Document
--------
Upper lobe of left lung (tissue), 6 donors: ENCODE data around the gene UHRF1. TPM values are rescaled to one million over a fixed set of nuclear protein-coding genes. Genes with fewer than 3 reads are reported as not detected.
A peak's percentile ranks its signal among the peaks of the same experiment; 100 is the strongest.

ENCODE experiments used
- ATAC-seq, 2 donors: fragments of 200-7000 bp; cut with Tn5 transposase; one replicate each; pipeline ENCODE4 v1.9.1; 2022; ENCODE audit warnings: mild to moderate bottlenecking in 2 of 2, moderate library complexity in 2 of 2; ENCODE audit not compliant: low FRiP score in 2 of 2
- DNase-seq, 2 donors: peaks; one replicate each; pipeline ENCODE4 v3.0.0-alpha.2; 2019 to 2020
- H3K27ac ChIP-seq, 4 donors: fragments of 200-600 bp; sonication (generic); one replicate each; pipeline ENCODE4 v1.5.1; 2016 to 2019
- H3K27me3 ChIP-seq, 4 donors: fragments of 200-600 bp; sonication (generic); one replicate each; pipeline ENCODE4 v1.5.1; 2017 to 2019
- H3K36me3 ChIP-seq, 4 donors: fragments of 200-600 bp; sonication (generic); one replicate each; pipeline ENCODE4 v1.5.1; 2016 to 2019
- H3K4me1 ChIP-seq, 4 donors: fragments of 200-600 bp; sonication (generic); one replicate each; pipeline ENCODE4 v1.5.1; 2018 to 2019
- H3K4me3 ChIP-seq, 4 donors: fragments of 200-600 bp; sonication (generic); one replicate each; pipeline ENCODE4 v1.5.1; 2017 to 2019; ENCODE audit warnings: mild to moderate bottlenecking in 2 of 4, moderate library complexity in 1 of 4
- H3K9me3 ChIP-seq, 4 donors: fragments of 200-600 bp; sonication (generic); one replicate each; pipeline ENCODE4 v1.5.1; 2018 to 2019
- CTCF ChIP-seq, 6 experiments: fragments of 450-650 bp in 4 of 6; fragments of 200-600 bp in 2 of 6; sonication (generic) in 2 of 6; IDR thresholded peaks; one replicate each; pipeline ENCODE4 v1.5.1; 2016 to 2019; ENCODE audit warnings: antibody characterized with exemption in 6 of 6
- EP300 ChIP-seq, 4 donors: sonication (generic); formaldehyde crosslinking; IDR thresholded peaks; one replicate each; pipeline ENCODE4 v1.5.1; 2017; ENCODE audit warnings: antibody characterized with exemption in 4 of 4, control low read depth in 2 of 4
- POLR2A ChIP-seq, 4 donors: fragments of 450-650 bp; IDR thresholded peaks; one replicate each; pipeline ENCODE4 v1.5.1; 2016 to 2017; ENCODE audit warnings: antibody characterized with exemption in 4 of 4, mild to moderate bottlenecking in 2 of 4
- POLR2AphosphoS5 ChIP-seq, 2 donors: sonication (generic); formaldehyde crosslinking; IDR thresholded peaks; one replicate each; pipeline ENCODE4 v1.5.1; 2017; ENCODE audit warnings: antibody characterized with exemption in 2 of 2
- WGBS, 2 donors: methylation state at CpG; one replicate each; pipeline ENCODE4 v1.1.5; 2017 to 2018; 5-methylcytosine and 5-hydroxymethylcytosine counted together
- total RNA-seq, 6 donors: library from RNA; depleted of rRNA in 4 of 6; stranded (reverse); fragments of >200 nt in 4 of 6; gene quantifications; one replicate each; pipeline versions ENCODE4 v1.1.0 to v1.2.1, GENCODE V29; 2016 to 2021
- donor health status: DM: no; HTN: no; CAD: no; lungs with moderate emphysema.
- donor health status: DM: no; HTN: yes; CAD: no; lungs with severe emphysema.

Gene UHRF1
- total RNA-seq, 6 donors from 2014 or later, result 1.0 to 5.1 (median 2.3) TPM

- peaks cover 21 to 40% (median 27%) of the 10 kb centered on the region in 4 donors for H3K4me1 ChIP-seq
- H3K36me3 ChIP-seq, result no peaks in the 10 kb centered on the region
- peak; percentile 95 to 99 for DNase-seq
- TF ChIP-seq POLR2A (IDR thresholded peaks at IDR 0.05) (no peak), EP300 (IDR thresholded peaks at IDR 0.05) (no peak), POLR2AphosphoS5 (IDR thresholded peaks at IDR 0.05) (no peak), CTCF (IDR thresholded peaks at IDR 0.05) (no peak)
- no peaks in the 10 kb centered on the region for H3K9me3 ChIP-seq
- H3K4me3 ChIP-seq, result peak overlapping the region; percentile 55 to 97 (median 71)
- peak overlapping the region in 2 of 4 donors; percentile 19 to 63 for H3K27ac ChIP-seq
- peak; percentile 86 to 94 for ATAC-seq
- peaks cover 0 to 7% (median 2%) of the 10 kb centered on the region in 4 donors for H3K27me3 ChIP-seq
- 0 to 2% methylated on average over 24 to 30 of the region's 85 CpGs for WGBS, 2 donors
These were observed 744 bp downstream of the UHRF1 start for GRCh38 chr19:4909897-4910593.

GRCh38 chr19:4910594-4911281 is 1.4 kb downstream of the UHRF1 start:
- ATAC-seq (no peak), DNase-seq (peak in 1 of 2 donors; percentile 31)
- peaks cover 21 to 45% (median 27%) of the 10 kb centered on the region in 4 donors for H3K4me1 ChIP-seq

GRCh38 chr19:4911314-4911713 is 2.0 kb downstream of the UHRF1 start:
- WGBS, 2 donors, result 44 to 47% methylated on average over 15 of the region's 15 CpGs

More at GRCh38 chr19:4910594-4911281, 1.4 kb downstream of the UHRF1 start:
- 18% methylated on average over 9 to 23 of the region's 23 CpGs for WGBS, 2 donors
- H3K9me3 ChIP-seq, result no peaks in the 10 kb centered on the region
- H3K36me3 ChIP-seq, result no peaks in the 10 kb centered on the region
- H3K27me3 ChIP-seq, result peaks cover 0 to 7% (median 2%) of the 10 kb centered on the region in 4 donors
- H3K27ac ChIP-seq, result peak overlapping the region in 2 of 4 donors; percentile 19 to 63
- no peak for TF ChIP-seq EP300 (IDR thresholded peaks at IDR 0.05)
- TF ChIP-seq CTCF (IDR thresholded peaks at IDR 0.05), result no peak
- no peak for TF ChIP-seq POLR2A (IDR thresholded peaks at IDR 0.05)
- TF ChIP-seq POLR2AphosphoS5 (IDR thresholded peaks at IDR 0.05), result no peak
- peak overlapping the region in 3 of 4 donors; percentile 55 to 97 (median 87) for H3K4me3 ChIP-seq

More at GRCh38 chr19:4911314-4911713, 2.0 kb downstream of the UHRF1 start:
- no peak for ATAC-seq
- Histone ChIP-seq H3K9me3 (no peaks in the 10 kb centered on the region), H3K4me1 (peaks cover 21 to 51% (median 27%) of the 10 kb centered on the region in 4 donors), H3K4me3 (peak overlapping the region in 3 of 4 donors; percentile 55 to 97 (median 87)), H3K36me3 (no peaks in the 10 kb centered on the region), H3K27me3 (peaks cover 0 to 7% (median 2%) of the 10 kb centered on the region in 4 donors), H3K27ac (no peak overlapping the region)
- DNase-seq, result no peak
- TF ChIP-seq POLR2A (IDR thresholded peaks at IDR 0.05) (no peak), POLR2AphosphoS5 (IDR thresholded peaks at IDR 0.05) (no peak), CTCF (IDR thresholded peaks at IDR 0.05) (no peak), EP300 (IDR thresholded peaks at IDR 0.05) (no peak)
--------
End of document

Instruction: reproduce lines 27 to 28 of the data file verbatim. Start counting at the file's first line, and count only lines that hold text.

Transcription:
- H3K4me3 ChIP-seq, result peak overlapping the region; percentile 55 to 97 (median 71)
- peak overlapping the region in 2 of 4 donors; percentile 19 to 63 for H3K27ac ChIP-seq